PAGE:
That is just reality in America.

It’s one thing to be chronically ill & another thing to add in financial struggles. It’s astronomical the cost of survival. I’ve said it again & again, it does not matter how much you make, save or plan, we are all one illness away from financial disaster. On top of it all, this is one of the worst years for everyone financially. Heating, electricity, food, fuel, everything is more expensive right now & increasing regularly. Despite the negatives, we are fighting to have a great holiday & to share it with all we care about. Then it hit our house, Covid.

David tested positive first and was put on Covid meds the same day. We have to be aware and cautious of any lung or breathing issues with him. For those who don’t know he had lung cancer & a bacterial infection that resulted in the partial removal of one of his lungs. Both of his lungs have damage and it would be hard for his body to fight Covid if it settles in his lungs. I believe the meds are helping control his symptoms. He seems to be in a holding pattern, with no changes for the worse or better. He’s still battling but he’s remaining stable.

I tested positive late Friday night. Leave it to me to find out on the weekend and while there’s a major storm hitting us. I managed to get a hold of my doctor’s on-call service Saturday morning. It took hours and numerous calls back and forth between me, my PCP office, my doctor’s offices in Boston & the pharmacist. Finally, they had a plan. They called in some medications, changed the dosage on a few of my medications & held some of my regular medications. It was a whole process but I started the Covid meds Saturday night. I’m miserable. I’m trying to get up and move around as much as possible. It’s been a cycle of getting up and doing one or two small tasks & then I have to lie down again. My pain is maxed out & making it difficult to do the simplest things. I have slept more in the last few days than I have in decades. My normal nausea is increased, I’m experiencing excruciating muscle cramps & I feel like I have the worst cold, I’ve ever experienced. I’m hoping today improves with the medication. The doctors warned me that the side effects may be difficult and I may need to stop the medication.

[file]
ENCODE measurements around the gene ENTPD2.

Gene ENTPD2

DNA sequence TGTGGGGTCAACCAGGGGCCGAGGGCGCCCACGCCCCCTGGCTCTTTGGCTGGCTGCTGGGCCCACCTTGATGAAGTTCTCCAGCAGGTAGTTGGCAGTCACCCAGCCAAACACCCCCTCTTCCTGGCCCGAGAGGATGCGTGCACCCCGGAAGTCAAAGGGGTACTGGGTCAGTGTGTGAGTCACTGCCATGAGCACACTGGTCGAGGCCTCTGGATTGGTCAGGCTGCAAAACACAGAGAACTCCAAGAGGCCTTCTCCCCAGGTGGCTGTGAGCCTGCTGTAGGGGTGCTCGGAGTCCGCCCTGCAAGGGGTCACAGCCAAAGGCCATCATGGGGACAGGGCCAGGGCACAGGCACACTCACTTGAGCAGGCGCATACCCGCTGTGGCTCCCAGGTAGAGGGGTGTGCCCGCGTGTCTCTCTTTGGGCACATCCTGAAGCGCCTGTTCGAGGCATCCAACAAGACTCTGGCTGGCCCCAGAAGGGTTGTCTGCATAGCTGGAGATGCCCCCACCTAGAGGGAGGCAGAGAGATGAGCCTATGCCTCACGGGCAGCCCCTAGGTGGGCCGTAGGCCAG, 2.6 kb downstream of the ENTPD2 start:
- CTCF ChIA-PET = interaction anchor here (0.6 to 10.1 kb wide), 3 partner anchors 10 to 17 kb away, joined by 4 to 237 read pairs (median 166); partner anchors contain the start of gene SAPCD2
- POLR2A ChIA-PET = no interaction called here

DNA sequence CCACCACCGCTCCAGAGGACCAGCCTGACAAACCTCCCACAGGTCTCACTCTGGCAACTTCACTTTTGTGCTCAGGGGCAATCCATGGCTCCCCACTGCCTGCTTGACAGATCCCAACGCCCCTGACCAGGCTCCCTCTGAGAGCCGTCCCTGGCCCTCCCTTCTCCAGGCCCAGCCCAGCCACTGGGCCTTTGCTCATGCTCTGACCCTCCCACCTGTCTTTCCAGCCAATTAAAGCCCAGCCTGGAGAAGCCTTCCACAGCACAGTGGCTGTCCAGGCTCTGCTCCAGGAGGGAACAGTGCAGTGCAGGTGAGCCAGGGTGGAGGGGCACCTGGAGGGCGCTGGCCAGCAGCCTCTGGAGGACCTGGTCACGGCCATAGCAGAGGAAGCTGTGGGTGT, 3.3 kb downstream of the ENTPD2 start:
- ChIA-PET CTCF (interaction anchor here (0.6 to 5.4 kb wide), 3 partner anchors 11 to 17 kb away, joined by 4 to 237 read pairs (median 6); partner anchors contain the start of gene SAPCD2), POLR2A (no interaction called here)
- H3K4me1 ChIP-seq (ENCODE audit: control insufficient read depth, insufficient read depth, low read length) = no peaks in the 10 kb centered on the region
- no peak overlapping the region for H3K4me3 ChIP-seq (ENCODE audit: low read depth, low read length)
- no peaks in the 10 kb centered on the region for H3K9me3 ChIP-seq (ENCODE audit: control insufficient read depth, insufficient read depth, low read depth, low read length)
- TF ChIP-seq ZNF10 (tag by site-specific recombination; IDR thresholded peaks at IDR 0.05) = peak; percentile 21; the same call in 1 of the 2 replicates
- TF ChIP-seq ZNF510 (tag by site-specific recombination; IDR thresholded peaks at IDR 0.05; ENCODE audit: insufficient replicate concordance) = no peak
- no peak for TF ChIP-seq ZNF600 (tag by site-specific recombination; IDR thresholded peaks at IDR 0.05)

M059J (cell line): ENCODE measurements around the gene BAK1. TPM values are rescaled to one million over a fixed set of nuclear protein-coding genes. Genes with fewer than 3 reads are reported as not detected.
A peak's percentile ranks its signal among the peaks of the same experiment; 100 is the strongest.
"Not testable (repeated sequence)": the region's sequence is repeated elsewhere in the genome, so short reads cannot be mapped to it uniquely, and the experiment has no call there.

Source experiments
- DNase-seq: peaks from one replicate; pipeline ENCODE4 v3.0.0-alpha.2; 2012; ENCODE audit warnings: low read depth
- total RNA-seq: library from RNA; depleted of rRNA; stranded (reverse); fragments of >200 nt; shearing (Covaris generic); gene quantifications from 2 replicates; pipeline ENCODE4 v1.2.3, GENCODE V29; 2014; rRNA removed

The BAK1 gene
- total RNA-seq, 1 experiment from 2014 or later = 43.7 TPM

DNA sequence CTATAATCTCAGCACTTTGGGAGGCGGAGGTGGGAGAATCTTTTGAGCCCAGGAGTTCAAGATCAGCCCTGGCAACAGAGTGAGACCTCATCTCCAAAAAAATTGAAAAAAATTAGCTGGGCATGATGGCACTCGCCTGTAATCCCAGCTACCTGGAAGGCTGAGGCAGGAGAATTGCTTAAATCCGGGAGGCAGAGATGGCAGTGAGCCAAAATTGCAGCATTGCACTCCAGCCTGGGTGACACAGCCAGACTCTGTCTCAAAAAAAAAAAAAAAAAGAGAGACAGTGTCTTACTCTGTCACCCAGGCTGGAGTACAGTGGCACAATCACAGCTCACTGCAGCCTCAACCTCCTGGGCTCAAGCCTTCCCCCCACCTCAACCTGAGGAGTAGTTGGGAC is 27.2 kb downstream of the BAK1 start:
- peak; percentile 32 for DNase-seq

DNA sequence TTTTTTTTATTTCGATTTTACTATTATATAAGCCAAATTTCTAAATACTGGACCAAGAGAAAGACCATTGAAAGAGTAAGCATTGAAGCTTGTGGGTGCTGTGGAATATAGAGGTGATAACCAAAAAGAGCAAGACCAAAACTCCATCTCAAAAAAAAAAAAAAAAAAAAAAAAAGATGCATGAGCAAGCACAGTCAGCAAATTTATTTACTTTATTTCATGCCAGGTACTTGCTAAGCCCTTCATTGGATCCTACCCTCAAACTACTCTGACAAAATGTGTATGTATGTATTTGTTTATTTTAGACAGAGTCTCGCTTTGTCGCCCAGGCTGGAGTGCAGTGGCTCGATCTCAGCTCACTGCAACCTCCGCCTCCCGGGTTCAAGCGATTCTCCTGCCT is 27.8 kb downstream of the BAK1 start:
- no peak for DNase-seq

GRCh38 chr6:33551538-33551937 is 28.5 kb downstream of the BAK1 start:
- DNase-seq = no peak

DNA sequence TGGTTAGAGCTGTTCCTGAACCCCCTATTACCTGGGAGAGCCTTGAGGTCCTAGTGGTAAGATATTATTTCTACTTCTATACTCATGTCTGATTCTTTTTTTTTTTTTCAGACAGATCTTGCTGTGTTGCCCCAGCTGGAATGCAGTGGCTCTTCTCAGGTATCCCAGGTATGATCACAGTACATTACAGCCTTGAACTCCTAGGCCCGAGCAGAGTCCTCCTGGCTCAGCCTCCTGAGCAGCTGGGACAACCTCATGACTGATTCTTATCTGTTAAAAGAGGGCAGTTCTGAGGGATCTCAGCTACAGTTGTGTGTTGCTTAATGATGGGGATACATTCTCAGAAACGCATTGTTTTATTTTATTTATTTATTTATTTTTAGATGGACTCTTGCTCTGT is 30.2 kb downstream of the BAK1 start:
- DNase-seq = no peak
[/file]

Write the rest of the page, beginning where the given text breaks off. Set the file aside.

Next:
I don’t know if Covid is ready.

Still, I carry on. Friday I did get some random gifts sent out to thank people who make me smile & I know don’t always get the appreciation they deserve. It took me all day yesterday, but I did get our tiny 4’ tree up & decorated. Today I will try and work on some gifts. It’s not looking like we will be having Christmas with our families on Christmas Eve as we planned. We realize we can not financially buy gifts right now, but we will make some amazing personalized gifts & bake some family favorites as soon as we test negative. We will not skip Christmas, just delay it if necessary to keep us all safe and strong.

I’m stubborn and refuse to change how I feel about the holidays and how I reflect on the end of another year. As usual, I will use my energy to make others smile. That will fuel my healing until I can find my smile again. So although we won’t be able to do all the things we normally do this time of year, we will still create a magical Christmas.

Today I may feel awful physically & under stress trying to figure out how we will pay for basic expenses & my treatments. But I continue to look forward to a healthier & prosperous New Year for everyone. I pray that Covid will not continue to be such a destructive force in the world. I will work hard to improve myself so I can bless others. I will continue to send smile mail & volunteer when I can. I will give freely my time & energy to those I care about & those who make me smile. Although I may be down hard right now, I choose to believe this too shall pass.

Happy holidays to all, for whatever holidays you celebrate. If you choose not to celebrate then happy end of the year! Be kind to yourself & others. In the worst of times there is always hope, love hard, & pray harder. I am so grateful for you & I love you ❤️